World War One, Aspects of West Watford, 70
years of the NHS and Bricks!
In 2014 the West Watford History Group staged an exhibition commemorating the beginning of World War One. It was held in the Scout Hut in Durban Road (the former Labour Church) and was incredibly well received (see photos in the gallery).
Last year, 2017, the group put on another exhibition entitled “Aspects of West Watford” which focused on the Workhouse, poverty and slums. It was held in the Red Lion Public House, part of the former Colney Butts estate and again was very well attended - about 150 people (photos in gallery), so much so that it was restaged in a slightly scaled down version at a Watford Central U3A meeting and is scheduled to be seen again at Watford Museum in early 2019.
There was a tremendous amount of positive feedback for both events, the Workhouse exhibition initiating our ‘Save the Bricks’ campaign. (More of that later).
This year, July 15th 2018, the group held an event celebrating the 70th Anniversary of the NHS. Although there was a focus on Watford General Hospital and the development of the hospital from workhouse to infirmary to Public Assistance Institution and General Hospital, along with various specialties, considerable space was given to the NHS as a whole from its inception to the present time. The exhibition was illustrated with many photographs and posters alongside the research of members and also included such things as a skeleton, nurses’ uniforms and an early x-ray tube.
It was perhaps unfortunate that very hot weather, footie on the telly and Wimbledon kept a few otherwise would-be attendees away, but we still had approximately 60 people through the door and a few keen souls braved the heat to participate in one of the walks across to the hospital to see the etched bricks.
The building fronting Vicarage Road next to the football ground, formerly known as Shrodells, was initially the Watford Union Workhouse. One of the courtyards at the rear was the exercise yard for the male inmates and on two of the walls are a number of bricks etched with a name and a date (approximately 50 in all). They were inscribed by probably one (perhaps more) particular inmate during the years from 1845 to 1858 and show the names of those who died in the workhouse and a date. They are likely the only memorial these men had and as such, are unique not only to workhouse history, but to social history as a whole. Although graffiti has been found in some former workhouses, usually in the day wards/rooms used by casuals, there does not appear to be any other place with etched bricks such as those at Watford.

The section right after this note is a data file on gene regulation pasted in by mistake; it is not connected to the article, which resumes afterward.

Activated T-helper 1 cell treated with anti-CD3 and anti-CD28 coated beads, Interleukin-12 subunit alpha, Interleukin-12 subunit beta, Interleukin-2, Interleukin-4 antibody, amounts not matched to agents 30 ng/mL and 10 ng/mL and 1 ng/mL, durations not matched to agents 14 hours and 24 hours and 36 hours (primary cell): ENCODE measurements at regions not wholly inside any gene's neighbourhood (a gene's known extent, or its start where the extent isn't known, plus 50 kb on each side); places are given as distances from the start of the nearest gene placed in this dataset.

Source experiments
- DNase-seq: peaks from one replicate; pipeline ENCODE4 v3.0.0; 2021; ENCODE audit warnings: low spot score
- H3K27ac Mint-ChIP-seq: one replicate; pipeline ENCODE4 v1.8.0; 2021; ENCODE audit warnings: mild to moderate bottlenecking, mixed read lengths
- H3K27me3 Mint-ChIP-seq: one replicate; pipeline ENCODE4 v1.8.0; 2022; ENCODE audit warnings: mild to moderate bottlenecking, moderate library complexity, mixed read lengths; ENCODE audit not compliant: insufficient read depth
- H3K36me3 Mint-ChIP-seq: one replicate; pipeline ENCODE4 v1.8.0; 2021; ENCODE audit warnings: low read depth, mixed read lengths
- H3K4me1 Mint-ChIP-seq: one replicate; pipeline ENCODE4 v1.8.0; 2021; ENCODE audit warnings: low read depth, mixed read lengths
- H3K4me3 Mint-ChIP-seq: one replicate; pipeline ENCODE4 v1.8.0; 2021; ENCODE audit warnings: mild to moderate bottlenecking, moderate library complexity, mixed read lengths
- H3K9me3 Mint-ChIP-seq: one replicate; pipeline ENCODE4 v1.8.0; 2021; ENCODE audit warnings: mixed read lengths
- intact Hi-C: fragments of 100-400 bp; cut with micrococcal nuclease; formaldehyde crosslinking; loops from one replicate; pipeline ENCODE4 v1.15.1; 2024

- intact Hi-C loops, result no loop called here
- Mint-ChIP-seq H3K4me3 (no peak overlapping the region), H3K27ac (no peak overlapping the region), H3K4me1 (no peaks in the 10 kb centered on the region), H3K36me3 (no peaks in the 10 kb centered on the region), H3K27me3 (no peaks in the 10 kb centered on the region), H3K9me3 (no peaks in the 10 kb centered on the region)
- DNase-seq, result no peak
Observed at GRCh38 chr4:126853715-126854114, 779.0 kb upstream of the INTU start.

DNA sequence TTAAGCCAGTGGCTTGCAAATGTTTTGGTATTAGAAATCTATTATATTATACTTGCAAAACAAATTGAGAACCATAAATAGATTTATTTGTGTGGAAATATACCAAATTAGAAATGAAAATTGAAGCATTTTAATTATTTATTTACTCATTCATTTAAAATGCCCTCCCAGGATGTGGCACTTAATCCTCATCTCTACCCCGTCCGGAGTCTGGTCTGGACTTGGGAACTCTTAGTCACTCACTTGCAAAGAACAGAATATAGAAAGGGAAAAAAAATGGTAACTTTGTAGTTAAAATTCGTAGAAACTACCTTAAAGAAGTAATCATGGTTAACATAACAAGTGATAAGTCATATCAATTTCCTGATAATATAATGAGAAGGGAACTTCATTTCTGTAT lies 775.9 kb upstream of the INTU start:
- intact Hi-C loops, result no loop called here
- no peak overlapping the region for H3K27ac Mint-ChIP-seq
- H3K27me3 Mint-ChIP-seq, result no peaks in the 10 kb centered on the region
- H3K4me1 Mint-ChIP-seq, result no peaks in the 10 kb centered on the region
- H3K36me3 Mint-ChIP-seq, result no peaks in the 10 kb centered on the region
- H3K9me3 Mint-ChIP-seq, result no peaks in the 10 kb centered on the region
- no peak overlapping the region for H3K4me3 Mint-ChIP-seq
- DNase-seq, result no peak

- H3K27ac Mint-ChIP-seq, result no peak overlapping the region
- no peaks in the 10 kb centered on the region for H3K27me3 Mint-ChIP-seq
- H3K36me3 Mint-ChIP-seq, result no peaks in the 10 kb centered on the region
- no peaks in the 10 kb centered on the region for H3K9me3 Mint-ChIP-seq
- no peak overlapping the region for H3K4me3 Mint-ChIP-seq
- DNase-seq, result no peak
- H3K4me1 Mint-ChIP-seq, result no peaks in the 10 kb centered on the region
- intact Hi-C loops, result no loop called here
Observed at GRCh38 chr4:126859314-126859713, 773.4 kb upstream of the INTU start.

Work has been done by one member in particular to match up the names on the bricks with the actual people who resided in the House. Using workhouse death records for the Watford area and census records, all the bricks have been researched.
Photographed by group members in about 2013, they are, five years later, showing signs of deterioration and erosion. It was strongly felt that there was duty to preserve these memorials and therefore following the group’s exhibition last year, a campaign was initiated to “Save the Bricks”. Members met with the Herts Heritage Hub at the University of Hertfordshire, where a presentation was given showcasing the bricks and advice received as to the way forward. A first step would be contacting a specialist architectural conservator, but any professional advice would come at a cost and it has to be remembered that the building is part of the NHS and, as such, on private land. Any future steps towards the conservation of the bricks will be done, hopefully, with the consent of the hospital.
Before we can proceed we need to raise funds. Our last two exhibitions produced a few donations to the campaign, but we will need more. If anyone is interested in helping financially, with however small a donation, please contact the group. (The email address in on the Home Page).
It is hoped to arrange one or two more short excursions to see the bricks in the near future, when a small fee would be requested. Please check back regularly for dates and times if you are interested.
Date for the diary: West Watford History Group will be commemorating the final Armistice Day of the four-year 1914-1918 World War One centenary at their POEMS, POPPIES & PEACE event.
This will take place at the Community Centre on Sunday, 11th November 2018 between 2.00 pm and 6.00 pm.
All our members and friends in West Watford will be welcome to join us in remembering families across the world who suffered as a consequence of what was called The Great War. Many young men died from almost every nation and continent on earth and the consequences of their loss impacted on their families and local communities, such as ours in West Watford.
Our displays will include facts and figures about how the war affected our community and others; there will be artwork and readings of famous poems and some not so famous.
Refreshments - hot drinks and squash, biscuits and snacks - will be available throughout this twilight event and there will be 100 lights to represent each year of the 100 that have passed since the end of the conflict was announced on 11th November 1918.